Alternatively, I'd chalk it up to my own bias: Virtually ALL prospects are wildly overvalued. In the Twins case, I'd hope they deal Lewis for MLB help immediately, before his value craters.

I'd chalk it up to Houston's superior PITCHER evaluation. Detroit and Pittsburgh didn't get elite prospects because no one was expecting Verlander or Cole to be top-5 pitchers in baseball over the new two seasons. If Verlander and Cole were 4 ERA, 3 WAR pitchers the past two seasons, would anyone be complaining that the Tigers or Pittsburgh didn't get enough?

 

    • birdwatcher, nicksaviking, Dman and 3 others like this

 

I'd chalk it up to Houston's superior PITCHER evaluation. Detroit and Pittsburgh didn't get elite prospects because no one was expecting Verlander or Cole to be top-5 pitchers in baseball over the new two seasons. If Verlander and Cole were 4 ERA, 3 WAR pitchers the past two seasons, would anyone be complaining that the Tigers or Pittsburgh didn't get enough?

I'll give you Cole, there. Not Verlander. His mid-career (injury-related) two-year lull was well over. He had posted over 7 WAR the year before he was traded...then 6.4 the year Houston acquired him....which is pretty much exactly what Houston has got from him since. While it would have been reasonable to expect some drop-off...everyone knew Houston was getting a top-end pitcher when that deal was made.

    • USAFChief, birdwatcher, Twins33 and 2 others like this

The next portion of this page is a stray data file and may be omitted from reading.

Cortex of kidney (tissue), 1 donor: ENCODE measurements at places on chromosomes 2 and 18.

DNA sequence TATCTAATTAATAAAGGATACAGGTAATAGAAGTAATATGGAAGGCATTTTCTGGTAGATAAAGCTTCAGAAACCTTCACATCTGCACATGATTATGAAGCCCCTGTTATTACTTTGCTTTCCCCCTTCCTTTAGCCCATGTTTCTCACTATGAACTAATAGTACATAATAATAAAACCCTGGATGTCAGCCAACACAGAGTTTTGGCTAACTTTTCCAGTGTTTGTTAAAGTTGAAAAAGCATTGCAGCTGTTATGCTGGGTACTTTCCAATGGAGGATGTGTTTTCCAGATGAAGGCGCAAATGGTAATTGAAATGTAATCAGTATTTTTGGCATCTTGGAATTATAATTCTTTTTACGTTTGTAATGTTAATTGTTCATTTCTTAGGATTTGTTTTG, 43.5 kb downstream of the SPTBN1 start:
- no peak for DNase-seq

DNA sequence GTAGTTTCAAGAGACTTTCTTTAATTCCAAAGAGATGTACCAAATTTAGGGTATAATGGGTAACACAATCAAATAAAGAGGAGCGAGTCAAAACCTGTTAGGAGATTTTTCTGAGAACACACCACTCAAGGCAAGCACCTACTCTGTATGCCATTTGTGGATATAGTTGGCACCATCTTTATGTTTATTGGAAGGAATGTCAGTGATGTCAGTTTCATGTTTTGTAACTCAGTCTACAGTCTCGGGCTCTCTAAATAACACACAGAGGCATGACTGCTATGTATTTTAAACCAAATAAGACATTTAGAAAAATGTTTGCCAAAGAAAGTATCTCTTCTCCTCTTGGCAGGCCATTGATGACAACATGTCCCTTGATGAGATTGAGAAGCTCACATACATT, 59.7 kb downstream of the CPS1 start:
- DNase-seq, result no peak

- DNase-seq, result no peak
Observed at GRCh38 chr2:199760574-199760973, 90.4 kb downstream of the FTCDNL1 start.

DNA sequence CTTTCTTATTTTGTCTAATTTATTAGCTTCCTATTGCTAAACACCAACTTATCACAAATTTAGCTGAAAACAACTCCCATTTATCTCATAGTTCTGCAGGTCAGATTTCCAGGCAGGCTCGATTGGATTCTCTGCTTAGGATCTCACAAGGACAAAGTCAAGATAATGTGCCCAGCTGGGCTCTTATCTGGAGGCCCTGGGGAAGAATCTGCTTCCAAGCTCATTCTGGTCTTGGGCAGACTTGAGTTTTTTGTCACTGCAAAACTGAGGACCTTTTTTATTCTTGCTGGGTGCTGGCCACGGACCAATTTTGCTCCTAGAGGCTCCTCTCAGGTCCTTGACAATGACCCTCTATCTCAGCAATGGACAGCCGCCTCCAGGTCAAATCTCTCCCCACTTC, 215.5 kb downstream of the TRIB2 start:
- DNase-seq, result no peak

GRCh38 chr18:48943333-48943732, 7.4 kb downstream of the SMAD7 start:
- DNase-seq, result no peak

I'll give you Cole, there. Not Verlander. His mid-career (injury-related) two-year lull was well over. He had posted over 7 WAR the year before he was traded...then 6.4 the year Houston acquired him....which is pretty much exactly what Houston has got from him since. While it would have been reasonable to expect some drop-off...everyone knew Houston was getting a top-end pitcher when that deal was made.

concur. 

 

Few viewed Verlander as anything but an ace. One of the aces of the aces, in fact.

Look at Zac Gallen, for example.....he cost the 59th (give or take) rated prospect....a price many here were glad MN did not pay. He's a legit 3, maybe 2, with years of control left, and people would rather have a prospect (who would have 1-2 more years of playing time......). 

    • Twins33, Tomj14 and Battle ur tail off like this

Twins also did not beat the price for Stroman, even though it was two not highly rated players (though both were likely under rated due to their short time in the minors so far).

    • Battle ur tail off likes this

Greinke cost Houston their 3, 4, and 5th rated prospects....so, maybe it would be the Twins 7-9th? We haven't seen that either.....

 

Of course, 3-5 has more value to Houston than 7-9 for MN...because MN has more highly rated prospects right now.

    • Vanimal46, Tomj14 and Battle ur tail off like this